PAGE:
BERLIN (Aug. 1)
A German Holocaust survivor is suing to stop a controversial fund-raising campaign for a planned national Holocaust memorial in Berlin.
He says the ad campaign — which is appearing across Germany and features the phrase, “The Holocaust Never Happened” — fuels Holocaust denial.
Jewish leaders have been divided about the ad, in which smaller text underneath the headline reads: “There are still many people who make this claim. In 20 years, there could be even more.”
The plaintiff, a Berliner who lost family members in Auschwitz, said the clarifying statement does not stand out enough to counteract the negative effect of the opening line.
The man, whose name has not been released, filed his suit with the Berlin police on July 18 — one day before the campaign was officially unveiled.
According to a German law in effect since the early 1990s, Holocaust denial is punishable by a fine or jail sentence of up to five years.
The head of the foundation responsible for the fund-raising campaign, Lea Rosh, rejected the claim as “laughable” and said the campaign, launched in July, has already brought in more than some $500,000 in donations for the memorial.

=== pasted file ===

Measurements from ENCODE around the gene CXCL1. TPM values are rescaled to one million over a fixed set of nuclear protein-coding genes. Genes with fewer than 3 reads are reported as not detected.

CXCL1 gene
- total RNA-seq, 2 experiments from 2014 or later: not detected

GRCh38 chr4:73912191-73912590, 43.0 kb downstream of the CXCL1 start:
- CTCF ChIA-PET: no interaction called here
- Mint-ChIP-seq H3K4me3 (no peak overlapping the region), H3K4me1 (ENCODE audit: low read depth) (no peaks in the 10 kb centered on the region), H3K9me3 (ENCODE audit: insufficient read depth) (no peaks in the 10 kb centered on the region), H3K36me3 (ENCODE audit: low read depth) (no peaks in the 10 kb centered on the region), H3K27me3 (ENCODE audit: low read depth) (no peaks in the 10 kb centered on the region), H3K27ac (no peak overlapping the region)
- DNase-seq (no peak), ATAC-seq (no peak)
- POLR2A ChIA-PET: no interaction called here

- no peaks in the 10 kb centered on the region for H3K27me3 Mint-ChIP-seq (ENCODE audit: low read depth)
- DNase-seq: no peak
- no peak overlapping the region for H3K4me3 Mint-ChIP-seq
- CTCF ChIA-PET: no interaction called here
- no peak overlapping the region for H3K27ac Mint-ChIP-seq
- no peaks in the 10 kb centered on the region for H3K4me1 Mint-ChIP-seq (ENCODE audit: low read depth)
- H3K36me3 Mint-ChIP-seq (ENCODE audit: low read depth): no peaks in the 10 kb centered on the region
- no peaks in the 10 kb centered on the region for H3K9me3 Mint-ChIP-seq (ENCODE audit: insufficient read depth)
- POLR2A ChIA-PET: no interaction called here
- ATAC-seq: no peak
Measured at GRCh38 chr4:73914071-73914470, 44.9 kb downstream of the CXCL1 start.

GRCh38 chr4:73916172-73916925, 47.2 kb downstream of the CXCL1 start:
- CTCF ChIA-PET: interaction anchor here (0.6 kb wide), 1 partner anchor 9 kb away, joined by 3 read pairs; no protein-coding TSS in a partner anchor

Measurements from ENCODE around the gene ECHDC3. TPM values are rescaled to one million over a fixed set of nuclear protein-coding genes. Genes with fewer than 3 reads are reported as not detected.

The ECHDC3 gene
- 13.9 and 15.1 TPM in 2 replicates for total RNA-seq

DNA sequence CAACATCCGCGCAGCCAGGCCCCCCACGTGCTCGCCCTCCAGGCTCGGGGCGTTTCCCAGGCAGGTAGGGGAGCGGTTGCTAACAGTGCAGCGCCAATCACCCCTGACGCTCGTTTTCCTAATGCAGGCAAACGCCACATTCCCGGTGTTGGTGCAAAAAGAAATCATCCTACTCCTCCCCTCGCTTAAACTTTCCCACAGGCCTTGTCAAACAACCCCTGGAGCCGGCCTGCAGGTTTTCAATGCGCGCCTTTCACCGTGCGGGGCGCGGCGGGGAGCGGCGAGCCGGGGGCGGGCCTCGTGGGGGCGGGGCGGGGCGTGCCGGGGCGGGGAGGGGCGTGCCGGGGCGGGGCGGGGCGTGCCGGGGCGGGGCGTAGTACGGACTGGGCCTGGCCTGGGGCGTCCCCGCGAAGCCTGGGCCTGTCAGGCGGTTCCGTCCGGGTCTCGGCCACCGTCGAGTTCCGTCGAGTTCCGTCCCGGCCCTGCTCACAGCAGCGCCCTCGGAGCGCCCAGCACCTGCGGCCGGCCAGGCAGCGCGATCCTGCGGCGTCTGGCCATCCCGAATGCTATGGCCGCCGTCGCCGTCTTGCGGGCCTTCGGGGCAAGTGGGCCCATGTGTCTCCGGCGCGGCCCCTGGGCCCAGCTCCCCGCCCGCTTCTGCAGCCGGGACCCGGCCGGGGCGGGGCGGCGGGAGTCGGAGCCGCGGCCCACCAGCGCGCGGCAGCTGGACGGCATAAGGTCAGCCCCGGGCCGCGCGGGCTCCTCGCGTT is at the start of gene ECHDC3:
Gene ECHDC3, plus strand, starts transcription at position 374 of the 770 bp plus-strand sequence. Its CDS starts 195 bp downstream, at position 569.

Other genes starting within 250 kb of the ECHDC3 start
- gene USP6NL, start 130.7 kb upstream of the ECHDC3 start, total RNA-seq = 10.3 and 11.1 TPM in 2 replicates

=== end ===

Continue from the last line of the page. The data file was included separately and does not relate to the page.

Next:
Designed by American architect Peter Eisenman, the memorial will include some 2,700 cement columns resembling giant gravestones, to be erected on an area as large as a football stadium in the heart of Berlin.
The foundation hopes to raise $2.5 million to fund a document center that will lie beneath the monument. The entire project is expected to cost about $25 million.
While the new president of Berlin’s Jewish community, Alexander Brenner, took part in the unveiling of the fund- raising campaign on July 19, others in the Jewish community have not been as supportive.
Michel Friedman, a vice president of the Central Council of Jews in Germany, expressed doubts about the campaign, calling it a “public relations gag.”
Moische Waks, a vice president of Berlin’s Jewish community, told Berlin’s daily newspaper Tagesspiegel on Wednesday that the lawsuit is an overreaction.
Though he called the campaign questionable, it is not defamatory, he said.
Artur Susskind, head of the board of representatives of Berlin’s Jewish community, said he understood one might have mixed feelings about the campaign.
“But I find it good,” he added.
At the campaign’s unveiling in Berlin, the city’s new mayor, Klaus Wowereit, defended the ad.
“Provocation leads to discussion,” he said.